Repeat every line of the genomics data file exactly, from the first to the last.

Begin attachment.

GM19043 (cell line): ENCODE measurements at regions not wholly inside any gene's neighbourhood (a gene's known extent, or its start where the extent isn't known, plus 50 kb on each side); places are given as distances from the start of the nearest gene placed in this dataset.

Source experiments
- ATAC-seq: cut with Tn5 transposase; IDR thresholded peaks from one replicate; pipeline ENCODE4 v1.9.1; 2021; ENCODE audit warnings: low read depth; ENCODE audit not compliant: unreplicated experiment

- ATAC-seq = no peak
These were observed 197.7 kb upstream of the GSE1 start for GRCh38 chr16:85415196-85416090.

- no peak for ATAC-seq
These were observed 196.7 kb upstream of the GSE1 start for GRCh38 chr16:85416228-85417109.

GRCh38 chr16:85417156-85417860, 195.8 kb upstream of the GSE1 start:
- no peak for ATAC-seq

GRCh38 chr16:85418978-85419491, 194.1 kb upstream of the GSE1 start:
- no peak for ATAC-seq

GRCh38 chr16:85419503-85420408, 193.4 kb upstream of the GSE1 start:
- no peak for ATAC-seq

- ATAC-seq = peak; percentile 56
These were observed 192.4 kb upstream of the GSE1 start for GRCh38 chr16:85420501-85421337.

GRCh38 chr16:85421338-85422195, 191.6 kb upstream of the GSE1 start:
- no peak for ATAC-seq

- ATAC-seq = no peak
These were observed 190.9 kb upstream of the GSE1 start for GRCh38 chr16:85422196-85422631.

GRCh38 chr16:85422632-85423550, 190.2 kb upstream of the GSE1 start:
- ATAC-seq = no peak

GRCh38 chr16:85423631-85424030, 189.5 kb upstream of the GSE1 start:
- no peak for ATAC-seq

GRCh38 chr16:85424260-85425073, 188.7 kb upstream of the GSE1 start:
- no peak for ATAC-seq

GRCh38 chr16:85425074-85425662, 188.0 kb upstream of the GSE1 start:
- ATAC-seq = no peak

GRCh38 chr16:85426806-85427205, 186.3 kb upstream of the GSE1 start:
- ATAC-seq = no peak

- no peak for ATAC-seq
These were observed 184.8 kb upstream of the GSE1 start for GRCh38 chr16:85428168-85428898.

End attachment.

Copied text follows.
GM19043 (cell line): ENCODE measurements at regions not wholly inside any gene's neighbourhood (a gene's known extent, or its start where the extent isn't known, plus 50 kb on each side); places are given as distances from the start of the nearest gene placed in this dataset.

Source experiments
- ATAC-seq: cut with Tn5 transposase; IDR thresholded peaks from one replicate; pipeline ENCODE4 v1.9.1; 2021; ENCODE audit warnings: low read depth; ENCODE audit not compliant: unreplicated experiment

- ATAC-seq = no peak
These were observed 197.7 kb upstream of the GSE1 start for GRCh38 chr16:85415196-85416090.

- no peak for ATAC-seq
These were observed 196.7 kb upstream of the GSE1 start for GRCh38 chr16:85416228-85417109.

GRCh38 chr16:85417156-85417860, 195.8 kb upstream of the GSE1 start:
- no peak for ATAC-seq

GRCh38 chr16:85418978-85419491, 194.1 kb upstream of the GSE1 start:
- no peak for ATAC-seq

GRCh38 chr16:85419503-85420408, 193.4 kb upstream of the GSE1 start:
- no peak for ATAC-seq

- ATAC-seq = peak; percentile 56
These were observed 192.4 kb upstream of the GSE1 start for GRCh38 chr16:85420501-85421337.

GRCh38 chr16:85421338-85422195, 191.6 kb upstream of the GSE1 start:
- no peak for ATAC-seq

- ATAC-seq = no peak
These were observed 190.9 kb upstream of the GSE1 start for GRCh38 chr16:85422196-85422631.

GRCh38 chr16:85422632-85423550, 190.2 kb upstream of the GSE1 start:
- ATAC-seq = no peak

GRCh38 chr16:85423631-85424030, 189.5 kb upstream of the GSE1 start:
- no peak for ATAC-seq

GRCh38 chr16:85424260-85425073, 188.7 kb upstream of the GSE1 start:
- no peak for ATAC-seq

GRCh38 chr16:85425074-85425662, 188.0 kb upstream of the GSE1 start:
- ATAC-seq = no peak

GRCh38 chr16:85426806-85427205, 186.3 kb upstream of the GSE1 start:
- ATAC-seq = no peak

- no peak for ATAC-seq
These were observed 184.8 kb upstream of the GSE1 start for GRCh38 chr16:85428168-85428898.